The DfE's press release on today's GCSE data was originally titled "academies lead the way as school performance tables are published", as the URL indicates. In fact the data clearly shows that sponsored academies are improving at a consistently slower rate than similar schools in the local authority maintained sector:
The data is clear. When grouped with similar schools, sponsored academy results improved less between 2014 and 2015 than non academies.
(Full table below: Schools are grouped by quintiles, so roughly same number of sponsored academies in each group. Total: 438 sponsored academies, 1,222 LA maintained school that had GCSE results in both 2014 and 2015)
This is the latest set of data which shows that sponsored academies not only do not accelerate improvement in schools, but actually lag behind. The DfE data on primary schools revealed that sponsored academies improved at a slower rate than non academies, whether for level 4, level 4b or level 5 and for both 2013 to 2015 and 2014 to 2015.
In the past government ministers have always claimed better performance for sponsored academies because their average improvement is greater than that for all other schools. This has always been a misleading comparison, as sponsored academies start from a lower base (and, as the chart above shows, schools starting from a lower base increase their results faster). However this year they have been unable to maintain that claim, as sponsored academies, despite their lower starting point, increased at the same rate as all schools.
It is now four years since the DfE has made any attempt to claim that sponsored academies improve at a faster rate than similar non academies. This is not surprising as, since many GCSE equivalents were removed from the GCSE benchmark, the data has shown that sponsored academies improve their results at a slower rate.
This year the DfE press release was reduced to making this claim: "Results in sponsored academies open for 2 years have improved by 2.3 percentage points since 2014." There is no attempt to compare this to non academies and the 2.3% figure is not in any case particularly impressive. The chart above shows that non academies in the two lower quintiles (from which new sponsored academies are likely to have started) improved on average by 7.2% and 4.5% respectively.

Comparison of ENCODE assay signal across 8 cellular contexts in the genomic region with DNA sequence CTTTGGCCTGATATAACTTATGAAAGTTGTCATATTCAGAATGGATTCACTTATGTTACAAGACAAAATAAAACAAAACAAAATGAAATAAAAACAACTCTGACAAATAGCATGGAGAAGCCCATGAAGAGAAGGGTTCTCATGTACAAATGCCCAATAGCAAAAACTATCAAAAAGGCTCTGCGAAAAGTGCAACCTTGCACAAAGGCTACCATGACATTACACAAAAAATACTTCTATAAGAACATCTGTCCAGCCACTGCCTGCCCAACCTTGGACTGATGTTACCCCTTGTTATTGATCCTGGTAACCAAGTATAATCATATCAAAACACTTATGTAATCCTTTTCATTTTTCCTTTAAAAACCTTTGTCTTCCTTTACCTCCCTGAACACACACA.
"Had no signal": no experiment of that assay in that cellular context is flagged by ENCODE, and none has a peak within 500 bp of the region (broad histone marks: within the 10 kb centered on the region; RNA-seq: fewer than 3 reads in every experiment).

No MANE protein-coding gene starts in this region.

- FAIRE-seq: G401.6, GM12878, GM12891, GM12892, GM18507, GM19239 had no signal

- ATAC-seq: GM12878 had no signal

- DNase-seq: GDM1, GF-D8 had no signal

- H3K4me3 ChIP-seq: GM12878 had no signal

The reason that the DfE chose such a specific subset (sponsored academies open for 2 years) may be because many of the results show a poor picture for sponsored academies. For instance, sponsored academies open for five or more years saw their results, on average, fall between 2013 and 2015: from 52.5% in 2013 to 47.6% in 2014 and 47.1% in 2015. (From this DfE publication.)
What is the problem with sponsored academies?
Sponsored secondary academies improve at a slower rate than similar non academies. Sponsored primary academies improve at a slower rate than similar non academies. Schools that are rated by Ofsted as "inadequate" are more likely to remain "inadequate" if they become sponsored academies.
I have an upcoming post planned suggesting that one of the key priorities in education is to address the question of why sponsored academies perform so badly, and what they could learn from the success of schools in the local authority maintained sector. This latest data increases the urgency of that question.
The school-by-school data on GCSE results is available here. (KS4 results, CSV)
Data: Change in GCSE benchmark, 2014 to 15
|2014 GCSE range||Sponsored Academies||Non academies|
|0 - 34%||5.8%||7.2%|
|25% - 39%||1.6%||4.5%|
|40% - 46%||0.5%||1.8%|
|47% - 55%||-3.1%||0.2%|